Sweden to import garbage as supplies of trash run dry

by Michael Smith (Veshengro)

As other nations across the world struggle to cut the amount of waste piling up in their landfills and marring the landscape, Sweden is facing an entirely different sort of challenge. Sweden has run out of trash and now they are forced to import some more.

The Swedish people, you see, are among the Planet's least wasteful people. They recycle on average around 96% of the garbage that they produce, which is rather impressive.

And for that what is left, after recycling and composting, they have found also a way to use it, having implemented a world-class waste-to-energy incineration program capable of providing electricity sufficient to power hundreds of thousands of homes.

Their hyper-efficiency, however, has led to a unique problem: namely a trash shortage that could threaten the country's energy production capacity.

Now, in order to overcome this strange shortage that other countries can but envy, according to Swedish officials, the notoriously tidy nation will begin importing garbage from their neighbor Norway; about 80,000 tons of it annually, in fact, to fulfill their energy needs.

Perhaps the best part of all is that, in solving their problem, Swedes actually stand to profit from this endeavor twofold. First they are able to continue (and even expand) their waste-to-energy program and second the Norwegians are going to pay them to take their waste, proving quite succinctly that one nation's trash can truly be another's treasure trove.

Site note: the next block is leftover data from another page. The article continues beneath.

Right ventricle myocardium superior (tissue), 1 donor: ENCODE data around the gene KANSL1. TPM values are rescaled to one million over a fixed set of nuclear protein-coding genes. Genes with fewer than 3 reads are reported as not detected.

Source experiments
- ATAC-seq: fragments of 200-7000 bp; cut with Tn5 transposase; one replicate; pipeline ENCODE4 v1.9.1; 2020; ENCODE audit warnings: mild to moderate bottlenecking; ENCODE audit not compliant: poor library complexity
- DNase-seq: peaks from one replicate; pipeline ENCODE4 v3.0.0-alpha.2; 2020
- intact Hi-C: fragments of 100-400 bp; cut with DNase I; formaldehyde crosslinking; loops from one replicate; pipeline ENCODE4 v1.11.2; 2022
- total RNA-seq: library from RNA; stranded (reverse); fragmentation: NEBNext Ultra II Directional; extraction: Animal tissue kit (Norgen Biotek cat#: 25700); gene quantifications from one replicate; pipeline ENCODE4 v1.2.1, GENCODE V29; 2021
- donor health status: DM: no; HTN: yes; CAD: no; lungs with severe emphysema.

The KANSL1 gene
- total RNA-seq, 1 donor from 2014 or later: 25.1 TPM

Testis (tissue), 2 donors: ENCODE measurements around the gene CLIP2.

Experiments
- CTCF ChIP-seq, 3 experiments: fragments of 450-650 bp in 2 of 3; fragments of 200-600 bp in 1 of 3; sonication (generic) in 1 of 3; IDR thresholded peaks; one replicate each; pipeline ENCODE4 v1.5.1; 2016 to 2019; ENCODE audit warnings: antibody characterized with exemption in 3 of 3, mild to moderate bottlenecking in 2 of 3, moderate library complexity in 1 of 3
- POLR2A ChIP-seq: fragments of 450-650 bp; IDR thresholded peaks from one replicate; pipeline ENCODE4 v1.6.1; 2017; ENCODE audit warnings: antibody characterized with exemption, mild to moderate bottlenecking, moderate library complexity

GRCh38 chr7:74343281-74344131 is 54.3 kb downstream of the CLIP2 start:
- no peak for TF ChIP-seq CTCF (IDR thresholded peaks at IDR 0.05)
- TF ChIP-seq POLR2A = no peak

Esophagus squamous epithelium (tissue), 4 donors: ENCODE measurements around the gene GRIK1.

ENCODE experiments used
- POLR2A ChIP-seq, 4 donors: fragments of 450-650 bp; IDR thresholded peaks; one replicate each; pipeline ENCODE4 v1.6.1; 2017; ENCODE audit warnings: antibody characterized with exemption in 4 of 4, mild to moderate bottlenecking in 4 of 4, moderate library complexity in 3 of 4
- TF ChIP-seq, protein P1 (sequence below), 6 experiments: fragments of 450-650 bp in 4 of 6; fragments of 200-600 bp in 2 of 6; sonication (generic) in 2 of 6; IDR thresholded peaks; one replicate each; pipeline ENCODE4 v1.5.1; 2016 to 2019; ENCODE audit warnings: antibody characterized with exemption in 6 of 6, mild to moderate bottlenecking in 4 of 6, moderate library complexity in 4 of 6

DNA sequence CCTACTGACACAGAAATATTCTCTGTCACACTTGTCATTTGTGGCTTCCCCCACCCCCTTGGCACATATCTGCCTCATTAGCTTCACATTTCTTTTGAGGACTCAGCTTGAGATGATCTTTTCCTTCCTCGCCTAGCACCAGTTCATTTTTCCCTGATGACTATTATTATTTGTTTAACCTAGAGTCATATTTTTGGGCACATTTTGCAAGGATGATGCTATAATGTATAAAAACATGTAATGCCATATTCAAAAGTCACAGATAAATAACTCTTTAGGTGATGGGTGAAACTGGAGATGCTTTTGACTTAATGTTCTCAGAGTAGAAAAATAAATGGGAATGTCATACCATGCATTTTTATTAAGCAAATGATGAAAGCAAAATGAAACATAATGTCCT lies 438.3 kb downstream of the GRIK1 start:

Should this not be a lesson to other countries, including the UK and the USA that there does not have to be waste and that it can become a source of energy and pride.

But all we hear in the UK is that it cannot possibly, while it works in Sweden (and other places), work in Britain. Why not? Because it would mean investing in infrastructure for such programs first and the British authorities are looking for profit from waste rather than anything else.

If we really want to reduce waste then we have to look to countries where it works – and also to the ways of the past as far as reuse and doing with less are concerned – and learn from those.

© 2012